CBT is commonly used to address dysfunctional anger and violent behaviour among intimate partners. Research on the effectiveness of such interventions has yielded mixed results [15, 16]. A systematic review in 2007 identified six studies (N = 2343) which consisted of a mix of convicted and non-convicted male participants . One study (N = 218) compared feminist-cognitive-behavioural-group-therapy with process-psychodynamic group therapy . The second study (N = 64) compared a 12-week CBT-based substance abuse and domestic violence group with a 12-week twelve-step facilitation group . The results were inconclusive in each of the two studies. The other four studies compared CBT with no intervention (1771 participants in total) [19,20,21,22]. Only one of these showed a statistically significant effect in favour of CBT . A meta-analysis showed that the relative risk for violence was 0.86 in favour of the intervention group with a confidence interval of 0.54–1.38. However, a combination of a low effect size and a wide confidence interval led to the conclusion that there was insufficient evidence concerning the effectiveness of CBT. A revision of this study in 2011 failed to identify new randomized controlled trials, precluding any new meta-analyses .
The primary aim of this systematic review is to examine new evidence for the effectiveness of group-based CBT on men’s violent behaviour towards their female partners. Secondly, we also review whether cognitive behavioural group therapy (CBGT) affects changes in self-reported physical health, mental health, quality of life, emotional regulation, substance use, and socioeconomic outcome among perpetrators.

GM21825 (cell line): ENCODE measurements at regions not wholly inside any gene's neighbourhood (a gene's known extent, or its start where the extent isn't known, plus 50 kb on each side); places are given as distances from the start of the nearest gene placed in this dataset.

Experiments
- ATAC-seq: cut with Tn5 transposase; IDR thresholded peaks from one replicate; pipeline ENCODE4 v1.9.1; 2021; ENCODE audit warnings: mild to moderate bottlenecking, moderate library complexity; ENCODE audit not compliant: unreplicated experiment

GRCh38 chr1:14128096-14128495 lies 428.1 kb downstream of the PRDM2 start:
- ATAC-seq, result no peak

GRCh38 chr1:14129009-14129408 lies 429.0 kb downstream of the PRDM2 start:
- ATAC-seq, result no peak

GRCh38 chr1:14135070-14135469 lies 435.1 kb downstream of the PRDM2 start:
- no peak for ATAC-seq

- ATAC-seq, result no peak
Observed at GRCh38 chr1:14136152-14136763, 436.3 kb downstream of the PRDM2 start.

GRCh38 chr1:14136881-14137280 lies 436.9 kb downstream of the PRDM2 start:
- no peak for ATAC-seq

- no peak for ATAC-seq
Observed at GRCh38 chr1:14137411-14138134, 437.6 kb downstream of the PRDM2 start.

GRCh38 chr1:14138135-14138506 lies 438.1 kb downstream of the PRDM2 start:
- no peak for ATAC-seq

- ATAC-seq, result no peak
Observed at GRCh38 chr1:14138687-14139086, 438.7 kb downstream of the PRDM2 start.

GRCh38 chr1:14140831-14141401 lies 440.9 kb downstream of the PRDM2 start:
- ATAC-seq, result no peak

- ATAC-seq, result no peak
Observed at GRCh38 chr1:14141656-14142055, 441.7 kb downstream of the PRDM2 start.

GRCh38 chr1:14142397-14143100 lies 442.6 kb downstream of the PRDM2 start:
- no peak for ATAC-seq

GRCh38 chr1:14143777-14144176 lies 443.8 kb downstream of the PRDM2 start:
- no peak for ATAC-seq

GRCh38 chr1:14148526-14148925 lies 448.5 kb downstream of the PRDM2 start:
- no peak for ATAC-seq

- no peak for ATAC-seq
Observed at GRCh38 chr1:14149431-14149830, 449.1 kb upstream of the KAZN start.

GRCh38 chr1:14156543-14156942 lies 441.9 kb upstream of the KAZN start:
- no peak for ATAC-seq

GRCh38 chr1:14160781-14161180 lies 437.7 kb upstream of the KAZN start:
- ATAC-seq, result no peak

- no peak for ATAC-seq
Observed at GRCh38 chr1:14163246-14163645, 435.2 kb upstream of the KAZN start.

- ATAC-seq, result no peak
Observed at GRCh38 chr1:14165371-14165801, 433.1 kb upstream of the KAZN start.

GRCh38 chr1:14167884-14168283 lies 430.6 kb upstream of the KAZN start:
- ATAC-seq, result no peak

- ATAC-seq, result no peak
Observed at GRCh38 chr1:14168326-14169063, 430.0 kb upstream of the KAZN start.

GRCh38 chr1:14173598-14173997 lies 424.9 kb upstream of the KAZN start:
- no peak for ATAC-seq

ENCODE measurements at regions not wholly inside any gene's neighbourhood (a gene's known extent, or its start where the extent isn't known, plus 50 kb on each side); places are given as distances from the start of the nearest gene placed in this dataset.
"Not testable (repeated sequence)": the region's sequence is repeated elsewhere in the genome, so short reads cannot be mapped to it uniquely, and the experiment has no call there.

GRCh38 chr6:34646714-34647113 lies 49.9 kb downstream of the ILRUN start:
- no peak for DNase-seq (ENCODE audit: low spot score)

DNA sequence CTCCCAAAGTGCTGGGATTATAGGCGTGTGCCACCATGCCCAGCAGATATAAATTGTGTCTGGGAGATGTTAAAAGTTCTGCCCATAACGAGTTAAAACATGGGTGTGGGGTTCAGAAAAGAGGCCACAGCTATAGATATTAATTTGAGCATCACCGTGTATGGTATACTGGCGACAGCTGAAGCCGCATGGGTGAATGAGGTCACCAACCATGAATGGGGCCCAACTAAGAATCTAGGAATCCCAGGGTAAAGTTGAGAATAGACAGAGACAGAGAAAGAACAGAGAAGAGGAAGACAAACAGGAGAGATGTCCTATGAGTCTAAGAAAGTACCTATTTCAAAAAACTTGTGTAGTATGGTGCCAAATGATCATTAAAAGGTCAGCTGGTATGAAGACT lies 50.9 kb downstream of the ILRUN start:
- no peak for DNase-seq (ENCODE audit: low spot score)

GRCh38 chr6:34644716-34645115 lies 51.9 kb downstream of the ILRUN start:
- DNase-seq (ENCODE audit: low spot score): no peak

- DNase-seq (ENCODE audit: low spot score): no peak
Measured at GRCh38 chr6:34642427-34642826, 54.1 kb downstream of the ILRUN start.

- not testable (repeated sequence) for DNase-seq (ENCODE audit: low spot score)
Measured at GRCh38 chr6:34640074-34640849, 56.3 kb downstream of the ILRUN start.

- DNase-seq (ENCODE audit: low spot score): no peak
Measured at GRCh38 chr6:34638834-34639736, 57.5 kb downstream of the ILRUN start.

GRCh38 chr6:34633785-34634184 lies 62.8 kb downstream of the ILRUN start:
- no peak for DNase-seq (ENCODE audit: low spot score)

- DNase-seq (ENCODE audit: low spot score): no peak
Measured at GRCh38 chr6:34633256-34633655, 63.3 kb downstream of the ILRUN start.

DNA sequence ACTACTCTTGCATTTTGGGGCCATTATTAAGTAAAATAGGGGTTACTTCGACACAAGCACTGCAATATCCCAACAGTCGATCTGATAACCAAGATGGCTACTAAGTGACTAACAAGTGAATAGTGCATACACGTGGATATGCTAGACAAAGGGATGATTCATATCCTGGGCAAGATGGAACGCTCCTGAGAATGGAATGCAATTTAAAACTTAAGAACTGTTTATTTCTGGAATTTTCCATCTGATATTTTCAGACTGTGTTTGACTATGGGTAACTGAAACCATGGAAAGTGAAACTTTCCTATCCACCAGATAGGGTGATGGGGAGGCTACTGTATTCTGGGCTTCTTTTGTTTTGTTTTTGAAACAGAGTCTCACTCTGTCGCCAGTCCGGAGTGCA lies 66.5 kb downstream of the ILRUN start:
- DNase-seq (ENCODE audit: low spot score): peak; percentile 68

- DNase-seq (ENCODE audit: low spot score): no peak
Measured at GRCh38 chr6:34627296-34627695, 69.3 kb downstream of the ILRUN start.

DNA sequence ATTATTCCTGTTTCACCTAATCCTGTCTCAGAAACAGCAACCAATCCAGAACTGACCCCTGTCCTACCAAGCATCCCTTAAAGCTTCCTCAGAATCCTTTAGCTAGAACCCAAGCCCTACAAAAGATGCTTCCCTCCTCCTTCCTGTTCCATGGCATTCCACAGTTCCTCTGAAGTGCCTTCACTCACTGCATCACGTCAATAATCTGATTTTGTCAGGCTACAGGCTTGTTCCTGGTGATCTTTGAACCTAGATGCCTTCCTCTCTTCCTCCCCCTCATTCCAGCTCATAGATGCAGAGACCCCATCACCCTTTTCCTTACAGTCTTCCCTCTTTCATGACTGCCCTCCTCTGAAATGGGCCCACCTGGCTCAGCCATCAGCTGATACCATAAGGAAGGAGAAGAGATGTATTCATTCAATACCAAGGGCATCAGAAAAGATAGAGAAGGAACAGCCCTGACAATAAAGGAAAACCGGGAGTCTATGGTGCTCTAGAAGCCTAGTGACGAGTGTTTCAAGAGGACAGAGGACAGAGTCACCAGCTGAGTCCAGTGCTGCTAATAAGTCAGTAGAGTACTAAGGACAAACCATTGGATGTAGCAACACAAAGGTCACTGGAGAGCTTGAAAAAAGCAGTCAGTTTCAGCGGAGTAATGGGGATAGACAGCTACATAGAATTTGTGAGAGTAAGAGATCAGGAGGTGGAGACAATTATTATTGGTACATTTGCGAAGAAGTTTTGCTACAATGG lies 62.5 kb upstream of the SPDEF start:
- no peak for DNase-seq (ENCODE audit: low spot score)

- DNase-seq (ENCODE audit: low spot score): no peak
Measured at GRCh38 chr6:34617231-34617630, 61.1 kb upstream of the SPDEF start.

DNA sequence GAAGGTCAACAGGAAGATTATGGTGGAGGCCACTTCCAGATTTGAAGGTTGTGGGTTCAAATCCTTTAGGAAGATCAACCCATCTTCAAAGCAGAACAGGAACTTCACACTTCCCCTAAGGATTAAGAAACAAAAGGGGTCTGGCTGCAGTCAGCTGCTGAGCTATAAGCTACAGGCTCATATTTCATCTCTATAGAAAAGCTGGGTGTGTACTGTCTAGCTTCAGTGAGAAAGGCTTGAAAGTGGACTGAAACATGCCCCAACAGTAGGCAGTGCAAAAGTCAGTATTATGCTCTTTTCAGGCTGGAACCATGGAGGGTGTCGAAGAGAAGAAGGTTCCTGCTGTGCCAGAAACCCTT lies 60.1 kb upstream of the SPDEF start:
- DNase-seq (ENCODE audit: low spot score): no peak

The systematic review was registered in the International Prospective Register of Systematic Reviews (PROSPERO), no: PROSPERO 2016:CRD42016041493, and conducted according to the Preferred Reporting Items for Systematic Reviews and Meta-Analyses (PRISMA) standards [24, 25].
Adult male participants aged 18 years or older who had a history of physical, psychological, or sexual violence towards their female intimate partners.
Participants voluntarily referred or convicted to treatment.
Studies examining the effect of cognitive behavioural group therapy.
The control group condition should be classified as applying no intervention, another intervention, or a waiting list.
The study should report on type, frequency and recurrence of physically, psychologically and/or sexually violent behaviour.
Eligible studies were required to be randomized or non-randomized controlled studies published in peer-reviewed journals during the publication period of January 1, 2010, to February 12, 2018.
The studies were written in English, Spanish, or Portuguese.
Studies examining perpetrators of human trafficking, child exposure to intimate partner violence, or dating violence among adolescents were excluded. Also, studies examining other forms of therapy than cognitive behavioural group therapy (i.e. couple’s therapy, individual therapy) were excluded.
A systematic literature search was conducted with the assistance of a medical research librarian (S.A.P) on various databases: the Cochrane Library, the Campbell Collaboration Social, MEDLINE, PsychINFO, CINAHL, SCOPUS, Embase, Open Grey, Grey Literature Report, and Sociological Abstracts. The queries involved a combination of thesaurus and free-text terms that were optimised to identify studies on intimate partner violence and cognitive therapy in the respective databases (see additional file 1), building on a search strategy described by Smedslund et al. . The search was limited to the period of January 1, 2010, to February 12, 2018, in order to find studies published since the review by Smedslund et al. . In addition to examining the reference lists of included studies, the Journal of Interpersonal Violence and Journal of Family Violence were searched by hand for the relevant period.